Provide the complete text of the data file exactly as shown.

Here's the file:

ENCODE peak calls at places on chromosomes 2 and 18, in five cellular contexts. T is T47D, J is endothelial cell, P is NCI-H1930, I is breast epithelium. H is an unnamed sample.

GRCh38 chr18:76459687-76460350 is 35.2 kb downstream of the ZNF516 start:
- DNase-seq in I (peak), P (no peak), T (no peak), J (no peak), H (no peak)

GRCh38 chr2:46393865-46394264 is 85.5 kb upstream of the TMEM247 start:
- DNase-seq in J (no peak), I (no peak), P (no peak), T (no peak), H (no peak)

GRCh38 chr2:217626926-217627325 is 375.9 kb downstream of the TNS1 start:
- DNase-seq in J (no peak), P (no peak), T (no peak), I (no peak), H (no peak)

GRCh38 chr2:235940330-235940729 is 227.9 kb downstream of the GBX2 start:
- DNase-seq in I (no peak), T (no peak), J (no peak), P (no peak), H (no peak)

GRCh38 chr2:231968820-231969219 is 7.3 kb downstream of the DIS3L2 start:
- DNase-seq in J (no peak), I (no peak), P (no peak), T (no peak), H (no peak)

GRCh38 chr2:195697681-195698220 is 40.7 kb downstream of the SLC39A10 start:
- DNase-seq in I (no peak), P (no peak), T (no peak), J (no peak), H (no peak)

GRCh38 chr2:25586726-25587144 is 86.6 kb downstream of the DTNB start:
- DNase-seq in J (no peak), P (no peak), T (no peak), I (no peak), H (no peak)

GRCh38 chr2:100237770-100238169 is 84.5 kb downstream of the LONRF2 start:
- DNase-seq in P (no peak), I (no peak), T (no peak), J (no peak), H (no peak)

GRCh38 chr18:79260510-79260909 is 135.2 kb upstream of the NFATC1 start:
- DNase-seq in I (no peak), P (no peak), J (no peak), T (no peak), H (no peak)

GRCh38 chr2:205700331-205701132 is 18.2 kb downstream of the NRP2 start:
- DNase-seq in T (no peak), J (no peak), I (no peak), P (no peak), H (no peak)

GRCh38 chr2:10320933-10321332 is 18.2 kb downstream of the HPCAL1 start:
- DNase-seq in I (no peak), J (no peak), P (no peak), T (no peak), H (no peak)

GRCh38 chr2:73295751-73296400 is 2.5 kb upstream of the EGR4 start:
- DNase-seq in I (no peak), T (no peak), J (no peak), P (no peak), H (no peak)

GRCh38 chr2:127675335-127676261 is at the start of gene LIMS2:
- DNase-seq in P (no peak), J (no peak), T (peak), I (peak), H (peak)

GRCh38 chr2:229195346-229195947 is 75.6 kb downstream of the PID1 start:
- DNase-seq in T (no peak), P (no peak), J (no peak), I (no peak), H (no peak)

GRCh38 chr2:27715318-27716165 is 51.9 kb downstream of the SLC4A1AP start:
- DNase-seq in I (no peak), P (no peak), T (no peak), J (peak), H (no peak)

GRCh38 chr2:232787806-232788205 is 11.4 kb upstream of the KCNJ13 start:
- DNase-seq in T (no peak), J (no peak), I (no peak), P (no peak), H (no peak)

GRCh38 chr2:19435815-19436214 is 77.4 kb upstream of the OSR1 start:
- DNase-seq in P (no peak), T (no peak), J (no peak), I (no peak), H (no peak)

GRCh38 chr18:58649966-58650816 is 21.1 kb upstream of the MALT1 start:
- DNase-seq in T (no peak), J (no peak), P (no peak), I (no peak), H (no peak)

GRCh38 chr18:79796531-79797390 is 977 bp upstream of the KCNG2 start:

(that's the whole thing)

ENCODE peak calls at places on chromosomes 2 and 18, in five cellular contexts. T is T47D, J is endothelial cell, P is NCI-H1930, I is breast epithelium. H is an unnamed sample.

GRCh38 chr18:76459687-76460350 is 35.2 kb downstream of the ZNF516 start:
- DNase-seq in I (peak), P (no peak), T (no peak), J (no peak), H (no peak)

GRCh38 chr2:46393865-46394264 is 85.5 kb upstream of the TMEM247 start:
- DNase-seq in J (no peak), I (no peak), P (no peak), T (no peak), H (no peak)

GRCh38 chr2:217626926-217627325 is 375.9 kb downstream of the TNS1 start:
- DNase-seq in J (no peak), P (no peak), T (no peak), I (no peak), H (no peak)

GRCh38 chr2:235940330-235940729 is 227.9 kb downstream of the GBX2 start:
- DNase-seq in I (no peak), T (no peak), J (no peak), P (no peak), H (no peak)

GRCh38 chr2:231968820-231969219 is 7.3 kb downstream of the DIS3L2 start:
- DNase-seq in J (no peak), I (no peak), P (no peak), T (no peak), H (no peak)

GRCh38 chr2:195697681-195698220 is 40.7 kb downstream of the SLC39A10 start:
- DNase-seq in I (no peak), P (no peak), T (no peak), J (no peak), H (no peak)

GRCh38 chr2:25586726-25587144 is 86.6 kb downstream of the DTNB start:
- DNase-seq in J (no peak), P (no peak), T (no peak), I (no peak), H (no peak)

GRCh38 chr2:100237770-100238169 is 84.5 kb downstream of the LONRF2 start:
- DNase-seq in P (no peak), I (no peak), T (no peak), J (no peak), H (no peak)

GRCh38 chr18:79260510-79260909 is 135.2 kb upstream of the NFATC1 start:
- DNase-seq in I (no peak), P (no peak), J (no peak), T (no peak), H (no peak)

GRCh38 chr2:205700331-205701132 is 18.2 kb downstream of the NRP2 start:
- DNase-seq in T (no peak), J (no peak), I (no peak), P (no peak), H (no peak)

GRCh38 chr2:10320933-10321332 is 18.2 kb downstream of the HPCAL1 start:
- DNase-seq in I (no peak), J (no peak), P (no peak), T (no peak), H (no peak)

GRCh38 chr2:73295751-73296400 is 2.5 kb upstream of the EGR4 start:
- DNase-seq in I (no peak), T (no peak), J (no peak), P (no peak), H (no peak)

GRCh38 chr2:127675335-127676261 is at the start of gene LIMS2:
- DNase-seq in P (no peak), J (no peak), T (peak), I (peak), H (peak)

GRCh38 chr2:229195346-229195947 is 75.6 kb downstream of the PID1 start:
- DNase-seq in T (no peak), P (no peak), J (no peak), I (no peak), H (no peak)

GRCh38 chr2:27715318-27716165 is 51.9 kb downstream of the SLC4A1AP start:
- DNase-seq in I (no peak), P (no peak), T (no peak), J (peak), H (no peak)

GRCh38 chr2:232787806-232788205 is 11.4 kb upstream of the KCNJ13 start:
- DNase-seq in T (no peak), J (no peak), I (no peak), P (no peak), H (no peak)

GRCh38 chr2:19435815-19436214 is 77.4 kb upstream of the OSR1 start:
- DNase-seq in P (no peak), T (no peak), J (no peak), I (no peak), H (no peak)

GRCh38 chr18:58649966-58650816 is 21.1 kb upstream of the MALT1 start:
- DNase-seq in T (no peak), J (no peak), P (no peak), I (no peak), H (no peak)

GRCh38 chr18:79796531-79797390 is 977 bp upstream of the KCNG2 start: